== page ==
Skip to content

A Wedding Toast

May 25, 2013

Today is a wedding day. Here is my wedding toast, prefaced by a wedding sermon, prefaced by this preface, which will be brief. I will avoid using the real names of the happy couple to protect their online reputation from unfortunate associations.

Mountain climbers rope themselves together, so that if one falls they all fall, to their deaths. So it is with marriage. It binds two people together, and the slip of the one becomes the slip of the other. “Too bad but at least its not me” — this is what you give up with the one you marry, as she or, more likely, he plummets past.

What do we celebrate when we celebrate a wedding? The audacity of the thing. The sheer breathtaking audacity. The bold step of togetherness. It is easy enough to stay in your room alone, playing video games and masturbating, maybe peeing into a cup rather than taking the trouble to walk to the bathroom because why the hell not? To be unconcerned with anything beyond your own necessity, unperturbed in being the thing you are. To just follow the gentle current of time to its quiet end. Easy and sad, terribly terribly sad, but awfully awfully convenient, and often quite inexpensive.

But those that wed say no to this. They choose to shoot the rapids. To put all at risk. To gamble on their own worth, each to the other, and together. To be exposed, responsible, and finally identified. To take this step publicly, before God, State, and the obligatory assortment of  friends, relatives, and colleagues. Resting not with what they are given — a self, a body atomic — they, like scientists creating elements unknown to nature, dare to make something new, a union, a synthesis, some Einsteinium of love.

Holy shit!

The doubter may ask, how can it be such an extraordinary feat, so dumbfounding and awe-inspiring, when, after all, marriage is such a common thing? And it is true that, when you look around, you see a remarkable number of married people, this very high percentage of paired-up people with fingers banded like birds under study, guaranteed the Constitutional right to refuse to testify against each other in a court of law and the social right to be less fun than they used to be. All kinds of people, some of them real losers. Nobody understands this. It makes no sense. Because whatever the demographers say the real truth is that marriage is a one-in-a-million thing, as unlikely and miraculous as the broken glass that leaps up and heals itself, returning to an open hand, a film in reverse but this time for real. It amazes; the whole world stops, stands still, and watches as it happens once again and for the first time.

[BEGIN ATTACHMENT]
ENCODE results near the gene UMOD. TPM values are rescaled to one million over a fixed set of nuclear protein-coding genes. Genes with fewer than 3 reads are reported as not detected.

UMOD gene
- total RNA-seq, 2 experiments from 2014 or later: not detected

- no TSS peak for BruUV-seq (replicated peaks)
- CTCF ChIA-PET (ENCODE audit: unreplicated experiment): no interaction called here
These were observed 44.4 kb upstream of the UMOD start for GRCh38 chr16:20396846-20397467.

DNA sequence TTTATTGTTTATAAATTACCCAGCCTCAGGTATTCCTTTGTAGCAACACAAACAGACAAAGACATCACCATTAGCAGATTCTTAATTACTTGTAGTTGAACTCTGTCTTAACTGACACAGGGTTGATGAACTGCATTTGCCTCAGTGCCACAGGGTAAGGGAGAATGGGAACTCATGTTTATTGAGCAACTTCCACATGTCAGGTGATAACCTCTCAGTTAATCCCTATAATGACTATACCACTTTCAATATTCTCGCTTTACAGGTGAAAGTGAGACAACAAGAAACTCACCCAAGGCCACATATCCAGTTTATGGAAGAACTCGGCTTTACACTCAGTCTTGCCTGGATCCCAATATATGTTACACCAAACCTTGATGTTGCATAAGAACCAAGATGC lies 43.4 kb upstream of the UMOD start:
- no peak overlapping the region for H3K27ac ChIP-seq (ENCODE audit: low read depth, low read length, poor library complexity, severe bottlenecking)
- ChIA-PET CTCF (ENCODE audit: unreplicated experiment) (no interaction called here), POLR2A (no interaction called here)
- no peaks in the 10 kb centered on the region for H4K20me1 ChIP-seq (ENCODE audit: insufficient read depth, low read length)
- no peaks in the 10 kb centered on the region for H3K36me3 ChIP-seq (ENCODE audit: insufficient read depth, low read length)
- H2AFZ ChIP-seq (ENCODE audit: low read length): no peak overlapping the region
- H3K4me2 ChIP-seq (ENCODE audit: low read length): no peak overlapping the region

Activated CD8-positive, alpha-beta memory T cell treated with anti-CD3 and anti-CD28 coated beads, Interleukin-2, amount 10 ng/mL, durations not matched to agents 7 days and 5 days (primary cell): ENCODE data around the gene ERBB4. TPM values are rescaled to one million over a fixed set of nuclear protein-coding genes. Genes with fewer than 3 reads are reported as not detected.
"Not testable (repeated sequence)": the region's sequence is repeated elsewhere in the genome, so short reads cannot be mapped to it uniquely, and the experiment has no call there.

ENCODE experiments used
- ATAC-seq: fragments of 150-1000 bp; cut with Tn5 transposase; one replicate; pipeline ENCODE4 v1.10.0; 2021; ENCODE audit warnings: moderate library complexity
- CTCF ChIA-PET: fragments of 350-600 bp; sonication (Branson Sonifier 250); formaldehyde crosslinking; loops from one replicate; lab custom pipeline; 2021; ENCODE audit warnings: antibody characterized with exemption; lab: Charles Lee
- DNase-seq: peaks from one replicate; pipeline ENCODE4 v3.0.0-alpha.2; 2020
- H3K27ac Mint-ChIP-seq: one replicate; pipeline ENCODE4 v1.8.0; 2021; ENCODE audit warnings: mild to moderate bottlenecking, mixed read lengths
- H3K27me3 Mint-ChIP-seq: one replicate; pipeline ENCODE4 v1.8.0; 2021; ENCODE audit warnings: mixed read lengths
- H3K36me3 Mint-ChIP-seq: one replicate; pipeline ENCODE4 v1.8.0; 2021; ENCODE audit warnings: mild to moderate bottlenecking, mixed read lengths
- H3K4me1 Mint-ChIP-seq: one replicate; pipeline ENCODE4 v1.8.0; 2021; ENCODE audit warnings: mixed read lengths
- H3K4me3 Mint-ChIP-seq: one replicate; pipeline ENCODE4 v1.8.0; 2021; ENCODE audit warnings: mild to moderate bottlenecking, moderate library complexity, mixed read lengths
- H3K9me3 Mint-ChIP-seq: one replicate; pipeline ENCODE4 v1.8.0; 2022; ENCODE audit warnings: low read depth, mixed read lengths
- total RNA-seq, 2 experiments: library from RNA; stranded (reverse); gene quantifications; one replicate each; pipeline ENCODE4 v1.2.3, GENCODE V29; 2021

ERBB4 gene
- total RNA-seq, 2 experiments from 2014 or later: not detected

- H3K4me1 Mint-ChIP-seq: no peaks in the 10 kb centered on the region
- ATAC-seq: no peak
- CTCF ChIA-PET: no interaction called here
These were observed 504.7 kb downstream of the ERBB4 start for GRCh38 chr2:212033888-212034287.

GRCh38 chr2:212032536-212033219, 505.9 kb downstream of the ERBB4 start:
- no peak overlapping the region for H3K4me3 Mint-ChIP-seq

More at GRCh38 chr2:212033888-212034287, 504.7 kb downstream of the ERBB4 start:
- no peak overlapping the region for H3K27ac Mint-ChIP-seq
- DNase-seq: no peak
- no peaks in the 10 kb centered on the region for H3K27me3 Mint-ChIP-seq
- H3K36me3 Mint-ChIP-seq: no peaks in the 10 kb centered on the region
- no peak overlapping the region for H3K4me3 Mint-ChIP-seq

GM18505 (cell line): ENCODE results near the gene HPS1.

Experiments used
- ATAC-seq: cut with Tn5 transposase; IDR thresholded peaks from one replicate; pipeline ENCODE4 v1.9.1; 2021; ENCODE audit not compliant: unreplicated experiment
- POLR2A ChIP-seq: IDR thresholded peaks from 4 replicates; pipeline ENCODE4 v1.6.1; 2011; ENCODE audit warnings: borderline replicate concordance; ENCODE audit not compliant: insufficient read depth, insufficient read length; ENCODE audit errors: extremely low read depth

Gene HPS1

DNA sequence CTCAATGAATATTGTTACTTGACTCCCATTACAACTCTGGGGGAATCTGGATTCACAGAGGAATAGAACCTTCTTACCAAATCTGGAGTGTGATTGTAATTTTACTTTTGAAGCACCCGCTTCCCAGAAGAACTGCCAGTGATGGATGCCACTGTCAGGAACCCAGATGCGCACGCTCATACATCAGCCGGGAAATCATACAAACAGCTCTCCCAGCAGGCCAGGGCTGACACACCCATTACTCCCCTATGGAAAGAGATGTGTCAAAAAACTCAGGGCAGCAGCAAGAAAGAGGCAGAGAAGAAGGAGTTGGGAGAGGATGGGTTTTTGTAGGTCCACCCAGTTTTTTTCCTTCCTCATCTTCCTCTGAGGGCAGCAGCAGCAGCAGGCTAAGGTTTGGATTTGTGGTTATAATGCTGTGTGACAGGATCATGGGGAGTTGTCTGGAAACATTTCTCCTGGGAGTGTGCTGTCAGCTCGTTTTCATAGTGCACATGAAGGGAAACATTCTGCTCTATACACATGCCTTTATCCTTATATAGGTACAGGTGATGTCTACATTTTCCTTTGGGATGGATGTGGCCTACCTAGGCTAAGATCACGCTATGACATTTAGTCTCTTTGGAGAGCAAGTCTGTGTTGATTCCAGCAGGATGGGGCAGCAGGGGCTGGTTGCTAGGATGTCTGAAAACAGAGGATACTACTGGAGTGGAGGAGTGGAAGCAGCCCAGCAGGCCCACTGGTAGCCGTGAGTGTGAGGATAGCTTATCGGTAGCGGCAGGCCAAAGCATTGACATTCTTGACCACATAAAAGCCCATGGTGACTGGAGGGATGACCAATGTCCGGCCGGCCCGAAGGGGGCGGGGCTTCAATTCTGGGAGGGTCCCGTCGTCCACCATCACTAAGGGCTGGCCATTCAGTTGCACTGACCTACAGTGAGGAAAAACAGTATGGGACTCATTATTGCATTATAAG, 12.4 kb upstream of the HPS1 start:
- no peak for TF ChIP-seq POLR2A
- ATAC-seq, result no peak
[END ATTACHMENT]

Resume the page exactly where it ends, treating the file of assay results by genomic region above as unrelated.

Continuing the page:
If I were to try to attempt to explain all this I would probably have to pepper my speech with words like καιρός and  ἔκστασις, all kinds of Greek, and adopt the mannerisms of Dennis Hopper in Apocalypse Now. But our drinks are getting warm and I should move on.

So let us now raise our glasses for Flannel Suit and Amillions, as they follow their love into the adventure of marriage. Let us raise them, then lower them, then knock them back and refill them, and with our intoxication pay tribute to theirs. May they stay forever besotted with each other (allowing for such intermittencies that may be necessary to maintain health, vitality, and a functional gradient of perception). Our toast! To Eminence and Alomaniac!